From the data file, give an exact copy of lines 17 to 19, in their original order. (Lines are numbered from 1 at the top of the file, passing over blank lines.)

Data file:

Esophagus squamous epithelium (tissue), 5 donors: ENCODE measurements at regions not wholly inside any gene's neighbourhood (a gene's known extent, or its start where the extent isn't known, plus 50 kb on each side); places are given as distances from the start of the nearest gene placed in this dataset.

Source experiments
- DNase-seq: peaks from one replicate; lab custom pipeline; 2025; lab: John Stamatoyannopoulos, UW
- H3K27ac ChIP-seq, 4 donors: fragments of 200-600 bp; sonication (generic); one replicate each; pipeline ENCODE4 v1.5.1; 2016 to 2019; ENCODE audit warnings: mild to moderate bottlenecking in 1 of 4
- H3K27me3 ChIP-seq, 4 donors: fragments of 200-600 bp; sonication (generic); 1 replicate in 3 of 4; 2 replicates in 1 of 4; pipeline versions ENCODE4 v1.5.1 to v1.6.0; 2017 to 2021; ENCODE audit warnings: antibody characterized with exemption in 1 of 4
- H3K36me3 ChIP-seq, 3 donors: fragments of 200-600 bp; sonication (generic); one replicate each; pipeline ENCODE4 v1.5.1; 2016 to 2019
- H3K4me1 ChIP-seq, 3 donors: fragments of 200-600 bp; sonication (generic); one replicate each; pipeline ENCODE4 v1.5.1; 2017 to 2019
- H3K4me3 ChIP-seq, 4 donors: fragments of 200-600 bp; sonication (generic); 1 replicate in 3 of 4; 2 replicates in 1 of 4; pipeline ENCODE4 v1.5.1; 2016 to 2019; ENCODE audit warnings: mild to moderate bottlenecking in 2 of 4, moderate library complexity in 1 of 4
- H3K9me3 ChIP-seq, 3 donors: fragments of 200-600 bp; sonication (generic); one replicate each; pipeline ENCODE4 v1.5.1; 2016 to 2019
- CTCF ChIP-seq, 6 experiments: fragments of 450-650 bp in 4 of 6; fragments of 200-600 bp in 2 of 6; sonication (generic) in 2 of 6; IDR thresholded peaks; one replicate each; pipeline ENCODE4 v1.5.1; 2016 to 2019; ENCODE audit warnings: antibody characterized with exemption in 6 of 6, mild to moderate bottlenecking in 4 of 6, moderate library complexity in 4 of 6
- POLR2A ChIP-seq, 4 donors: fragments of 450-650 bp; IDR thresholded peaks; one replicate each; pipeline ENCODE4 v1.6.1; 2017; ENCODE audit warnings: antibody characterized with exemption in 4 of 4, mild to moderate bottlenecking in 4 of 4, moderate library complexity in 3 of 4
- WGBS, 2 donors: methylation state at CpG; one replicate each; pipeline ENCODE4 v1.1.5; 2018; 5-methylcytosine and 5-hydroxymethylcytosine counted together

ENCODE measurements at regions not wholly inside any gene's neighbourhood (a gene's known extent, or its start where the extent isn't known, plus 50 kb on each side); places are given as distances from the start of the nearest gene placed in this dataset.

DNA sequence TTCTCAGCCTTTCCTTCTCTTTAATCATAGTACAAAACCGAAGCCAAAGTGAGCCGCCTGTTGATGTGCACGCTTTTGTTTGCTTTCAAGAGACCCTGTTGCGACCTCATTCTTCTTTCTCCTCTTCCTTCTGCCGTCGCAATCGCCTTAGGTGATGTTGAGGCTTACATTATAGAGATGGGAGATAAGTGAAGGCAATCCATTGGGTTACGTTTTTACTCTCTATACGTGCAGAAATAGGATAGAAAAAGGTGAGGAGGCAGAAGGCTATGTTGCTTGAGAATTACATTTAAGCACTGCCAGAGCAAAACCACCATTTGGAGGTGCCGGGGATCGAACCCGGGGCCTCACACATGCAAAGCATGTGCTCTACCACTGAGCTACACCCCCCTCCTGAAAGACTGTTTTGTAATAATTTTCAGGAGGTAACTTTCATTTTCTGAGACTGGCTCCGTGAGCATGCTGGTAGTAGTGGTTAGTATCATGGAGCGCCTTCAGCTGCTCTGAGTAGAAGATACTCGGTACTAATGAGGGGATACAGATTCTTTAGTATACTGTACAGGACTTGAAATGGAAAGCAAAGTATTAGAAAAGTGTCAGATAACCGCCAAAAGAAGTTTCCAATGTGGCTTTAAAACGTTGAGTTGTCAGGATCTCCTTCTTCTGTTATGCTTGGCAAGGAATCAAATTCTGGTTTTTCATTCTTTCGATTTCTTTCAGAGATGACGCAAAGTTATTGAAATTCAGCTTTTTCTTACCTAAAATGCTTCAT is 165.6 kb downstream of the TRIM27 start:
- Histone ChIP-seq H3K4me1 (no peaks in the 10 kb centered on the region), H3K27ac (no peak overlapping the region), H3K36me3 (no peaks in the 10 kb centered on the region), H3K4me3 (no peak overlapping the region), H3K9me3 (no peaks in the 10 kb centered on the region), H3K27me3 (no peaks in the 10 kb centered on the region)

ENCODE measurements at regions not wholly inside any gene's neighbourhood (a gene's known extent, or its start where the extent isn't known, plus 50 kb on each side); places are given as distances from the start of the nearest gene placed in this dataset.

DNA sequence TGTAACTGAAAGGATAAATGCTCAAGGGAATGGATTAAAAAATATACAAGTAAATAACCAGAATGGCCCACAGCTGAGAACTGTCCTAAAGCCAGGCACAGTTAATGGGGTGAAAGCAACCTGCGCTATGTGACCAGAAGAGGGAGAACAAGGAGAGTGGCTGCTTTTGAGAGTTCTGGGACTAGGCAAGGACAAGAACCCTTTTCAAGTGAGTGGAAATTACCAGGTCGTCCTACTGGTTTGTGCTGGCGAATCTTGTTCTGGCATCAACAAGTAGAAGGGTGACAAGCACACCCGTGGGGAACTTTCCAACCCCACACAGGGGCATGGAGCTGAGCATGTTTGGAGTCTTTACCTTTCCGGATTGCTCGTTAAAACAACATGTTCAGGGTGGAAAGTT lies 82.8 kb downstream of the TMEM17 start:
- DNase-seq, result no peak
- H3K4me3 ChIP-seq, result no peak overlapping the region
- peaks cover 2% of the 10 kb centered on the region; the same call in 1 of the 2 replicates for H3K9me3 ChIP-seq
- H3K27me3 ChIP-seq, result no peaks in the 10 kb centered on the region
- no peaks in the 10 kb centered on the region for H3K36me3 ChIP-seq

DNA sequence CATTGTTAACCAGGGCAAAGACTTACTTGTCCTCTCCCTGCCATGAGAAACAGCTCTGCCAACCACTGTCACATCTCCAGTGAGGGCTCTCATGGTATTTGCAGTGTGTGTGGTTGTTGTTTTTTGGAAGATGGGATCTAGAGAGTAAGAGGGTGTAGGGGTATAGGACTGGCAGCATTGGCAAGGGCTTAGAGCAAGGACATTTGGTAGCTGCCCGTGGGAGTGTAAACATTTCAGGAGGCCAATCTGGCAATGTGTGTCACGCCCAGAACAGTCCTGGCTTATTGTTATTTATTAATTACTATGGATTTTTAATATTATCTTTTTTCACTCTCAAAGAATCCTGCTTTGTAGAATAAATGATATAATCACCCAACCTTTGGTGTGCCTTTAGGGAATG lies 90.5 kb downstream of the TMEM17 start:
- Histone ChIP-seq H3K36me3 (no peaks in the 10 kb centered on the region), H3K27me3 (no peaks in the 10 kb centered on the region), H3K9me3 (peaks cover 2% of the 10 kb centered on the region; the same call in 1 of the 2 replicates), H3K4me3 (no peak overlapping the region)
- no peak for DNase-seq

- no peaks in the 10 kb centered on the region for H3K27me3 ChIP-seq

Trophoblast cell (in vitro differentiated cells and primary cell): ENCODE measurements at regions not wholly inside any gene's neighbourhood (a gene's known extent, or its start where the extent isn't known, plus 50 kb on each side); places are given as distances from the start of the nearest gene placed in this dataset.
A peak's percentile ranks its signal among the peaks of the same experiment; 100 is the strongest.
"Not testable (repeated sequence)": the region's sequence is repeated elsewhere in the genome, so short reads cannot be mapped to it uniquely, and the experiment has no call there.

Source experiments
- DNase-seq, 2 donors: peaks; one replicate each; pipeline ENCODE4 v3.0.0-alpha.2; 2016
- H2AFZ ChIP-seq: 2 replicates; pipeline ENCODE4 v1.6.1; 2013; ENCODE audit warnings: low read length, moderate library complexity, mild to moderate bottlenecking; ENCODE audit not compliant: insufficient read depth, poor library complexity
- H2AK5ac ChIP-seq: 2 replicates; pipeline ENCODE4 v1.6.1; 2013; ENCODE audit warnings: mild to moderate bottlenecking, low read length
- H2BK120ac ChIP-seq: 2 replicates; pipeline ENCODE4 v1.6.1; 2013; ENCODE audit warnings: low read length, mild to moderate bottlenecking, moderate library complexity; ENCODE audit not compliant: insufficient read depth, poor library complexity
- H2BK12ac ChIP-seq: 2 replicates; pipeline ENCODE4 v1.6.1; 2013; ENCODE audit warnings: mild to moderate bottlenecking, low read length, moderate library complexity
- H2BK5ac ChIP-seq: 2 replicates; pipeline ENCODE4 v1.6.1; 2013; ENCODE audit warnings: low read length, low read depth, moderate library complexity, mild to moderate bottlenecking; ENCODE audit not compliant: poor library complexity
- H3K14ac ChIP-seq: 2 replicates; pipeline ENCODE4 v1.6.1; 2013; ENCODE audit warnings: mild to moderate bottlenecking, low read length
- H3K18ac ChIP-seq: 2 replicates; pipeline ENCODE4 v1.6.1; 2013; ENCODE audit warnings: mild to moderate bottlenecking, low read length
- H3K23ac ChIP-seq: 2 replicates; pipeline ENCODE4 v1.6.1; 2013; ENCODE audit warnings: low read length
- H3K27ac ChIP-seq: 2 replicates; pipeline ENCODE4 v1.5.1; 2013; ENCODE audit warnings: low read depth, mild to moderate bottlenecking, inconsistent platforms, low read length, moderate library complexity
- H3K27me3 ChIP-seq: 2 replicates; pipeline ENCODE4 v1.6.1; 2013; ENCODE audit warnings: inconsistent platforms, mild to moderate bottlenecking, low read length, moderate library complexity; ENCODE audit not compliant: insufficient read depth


DNA sequence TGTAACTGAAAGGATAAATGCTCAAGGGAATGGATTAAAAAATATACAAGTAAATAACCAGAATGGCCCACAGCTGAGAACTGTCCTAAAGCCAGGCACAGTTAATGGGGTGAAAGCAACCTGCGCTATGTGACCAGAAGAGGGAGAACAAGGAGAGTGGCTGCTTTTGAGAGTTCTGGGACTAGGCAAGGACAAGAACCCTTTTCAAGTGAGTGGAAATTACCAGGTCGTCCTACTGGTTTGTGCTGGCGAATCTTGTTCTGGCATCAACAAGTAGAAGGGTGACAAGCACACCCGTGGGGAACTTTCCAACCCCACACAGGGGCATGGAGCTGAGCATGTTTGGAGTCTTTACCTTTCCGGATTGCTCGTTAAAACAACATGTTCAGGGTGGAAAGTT lies 82.8 kb downstream of the TMEM17 start:
- DNase-seq, result no peak
- H3K4me3 ChIP-seq, result no peak overlapping the region